A FAVORITE BREAK-UP SONG: "You Are All I Have" by Hayden. The certainty that he/she got over you way quicker than you will ever get over her/him, made manifest in simple, steady, aching songcraft.
SONG THAT MAKES ME CRY THE MOST: "Transatlanticism" by Death Cab For Cutie.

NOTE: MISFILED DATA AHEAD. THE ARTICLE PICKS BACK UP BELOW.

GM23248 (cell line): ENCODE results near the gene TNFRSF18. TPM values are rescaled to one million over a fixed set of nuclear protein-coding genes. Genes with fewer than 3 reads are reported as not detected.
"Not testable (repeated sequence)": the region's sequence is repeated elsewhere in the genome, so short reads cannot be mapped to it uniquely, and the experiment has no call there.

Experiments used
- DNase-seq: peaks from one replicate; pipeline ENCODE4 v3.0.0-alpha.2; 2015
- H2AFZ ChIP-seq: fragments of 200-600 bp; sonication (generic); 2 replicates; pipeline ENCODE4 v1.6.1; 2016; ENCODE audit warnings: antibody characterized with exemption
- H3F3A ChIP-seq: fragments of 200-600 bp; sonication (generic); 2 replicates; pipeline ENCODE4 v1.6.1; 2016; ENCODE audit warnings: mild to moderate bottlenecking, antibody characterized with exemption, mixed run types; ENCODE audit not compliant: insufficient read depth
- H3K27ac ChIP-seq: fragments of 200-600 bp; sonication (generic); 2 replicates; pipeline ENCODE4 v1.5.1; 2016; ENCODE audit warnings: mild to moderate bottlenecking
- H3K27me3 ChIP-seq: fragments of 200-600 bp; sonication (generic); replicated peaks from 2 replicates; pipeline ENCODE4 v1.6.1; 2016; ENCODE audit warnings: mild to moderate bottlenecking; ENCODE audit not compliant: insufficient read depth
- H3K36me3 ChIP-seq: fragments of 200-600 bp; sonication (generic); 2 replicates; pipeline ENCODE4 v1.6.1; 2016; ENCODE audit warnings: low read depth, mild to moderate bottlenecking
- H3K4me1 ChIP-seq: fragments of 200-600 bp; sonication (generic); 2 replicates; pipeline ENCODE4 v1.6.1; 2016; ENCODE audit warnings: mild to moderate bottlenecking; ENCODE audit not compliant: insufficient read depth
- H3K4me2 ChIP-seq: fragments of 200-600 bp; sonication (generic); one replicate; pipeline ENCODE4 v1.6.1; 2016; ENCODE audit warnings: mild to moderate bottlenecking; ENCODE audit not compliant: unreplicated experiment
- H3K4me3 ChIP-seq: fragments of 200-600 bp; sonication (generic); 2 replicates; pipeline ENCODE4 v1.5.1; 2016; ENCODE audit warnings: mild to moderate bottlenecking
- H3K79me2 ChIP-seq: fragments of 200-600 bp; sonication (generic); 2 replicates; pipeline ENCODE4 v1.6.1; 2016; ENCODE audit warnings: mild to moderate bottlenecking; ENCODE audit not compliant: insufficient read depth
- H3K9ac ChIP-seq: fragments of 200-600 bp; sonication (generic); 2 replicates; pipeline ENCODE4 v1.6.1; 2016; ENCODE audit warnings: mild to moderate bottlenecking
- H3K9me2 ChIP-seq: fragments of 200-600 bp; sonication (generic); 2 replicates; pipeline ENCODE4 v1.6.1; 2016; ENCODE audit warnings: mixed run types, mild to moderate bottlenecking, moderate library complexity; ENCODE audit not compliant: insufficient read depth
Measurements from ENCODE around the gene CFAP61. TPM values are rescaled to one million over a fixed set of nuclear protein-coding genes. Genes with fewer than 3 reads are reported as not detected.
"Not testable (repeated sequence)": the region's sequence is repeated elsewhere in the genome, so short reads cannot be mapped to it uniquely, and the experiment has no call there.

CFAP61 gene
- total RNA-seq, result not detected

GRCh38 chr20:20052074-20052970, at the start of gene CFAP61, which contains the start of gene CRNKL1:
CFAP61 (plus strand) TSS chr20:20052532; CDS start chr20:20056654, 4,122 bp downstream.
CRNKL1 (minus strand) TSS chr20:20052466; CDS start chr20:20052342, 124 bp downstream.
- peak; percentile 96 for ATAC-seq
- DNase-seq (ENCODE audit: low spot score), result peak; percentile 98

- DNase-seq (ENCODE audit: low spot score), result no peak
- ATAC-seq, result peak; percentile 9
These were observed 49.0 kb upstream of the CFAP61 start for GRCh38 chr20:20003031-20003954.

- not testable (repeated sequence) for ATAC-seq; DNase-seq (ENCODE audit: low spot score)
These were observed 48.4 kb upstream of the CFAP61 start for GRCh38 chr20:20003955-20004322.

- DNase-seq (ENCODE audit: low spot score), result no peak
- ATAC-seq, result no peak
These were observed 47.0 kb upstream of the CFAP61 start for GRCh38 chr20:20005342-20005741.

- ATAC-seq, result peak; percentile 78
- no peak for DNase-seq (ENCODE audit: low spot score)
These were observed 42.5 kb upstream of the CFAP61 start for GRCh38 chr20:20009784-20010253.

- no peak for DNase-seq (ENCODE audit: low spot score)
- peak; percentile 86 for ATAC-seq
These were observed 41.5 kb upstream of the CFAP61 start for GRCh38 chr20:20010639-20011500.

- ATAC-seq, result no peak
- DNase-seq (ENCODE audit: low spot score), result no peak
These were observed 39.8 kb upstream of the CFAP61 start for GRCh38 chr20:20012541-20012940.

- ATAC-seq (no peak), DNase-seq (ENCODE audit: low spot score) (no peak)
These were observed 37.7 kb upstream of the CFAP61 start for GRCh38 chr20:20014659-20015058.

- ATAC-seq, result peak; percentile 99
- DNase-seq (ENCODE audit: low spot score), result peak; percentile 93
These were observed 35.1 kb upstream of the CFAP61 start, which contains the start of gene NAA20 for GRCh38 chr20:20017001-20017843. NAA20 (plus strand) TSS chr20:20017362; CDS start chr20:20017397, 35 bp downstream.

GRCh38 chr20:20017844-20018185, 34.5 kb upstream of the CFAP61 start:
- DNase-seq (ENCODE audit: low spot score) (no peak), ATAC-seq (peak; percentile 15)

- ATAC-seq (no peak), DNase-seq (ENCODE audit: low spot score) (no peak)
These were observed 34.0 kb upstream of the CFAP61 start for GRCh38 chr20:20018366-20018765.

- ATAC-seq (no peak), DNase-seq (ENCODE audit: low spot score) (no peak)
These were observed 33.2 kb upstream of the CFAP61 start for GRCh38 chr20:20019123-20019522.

It's hard to sing about loving someone without seeming silly or like you're gloating. People don't generally sing or seek out songs about love when they're actually in it. It's usually when our heart's been stomped on that we seek out lost-love songs. Which is why my pick for favorite love song isn't a totally straightforward one: "When a Man Loves a Woman" by Percy Sledge. This song gets you because you're not sure how to feel. He's singing about this hypothetical love, how strong it is, how it's gripped him. This woman's got him good. ... He'd give up his riches. He'd turn his back on his best friend for her. And you hear it and feel elated and sort of achy at the same time because this is a love song which hints at all the murkiness beneath the surface of that love. It's so joyous to be in love, but it's also a tremendous leap of faith. He loves that woman something fierce, but if she does him wrong, he's done for. Because she's got that much control over him. And it's that tension that makes the song so damn good. I remember thinking as a little girl, listening to this number on my family's turntable, that I really hoped I'd someday find a guy who'd sleep out in the rain for me.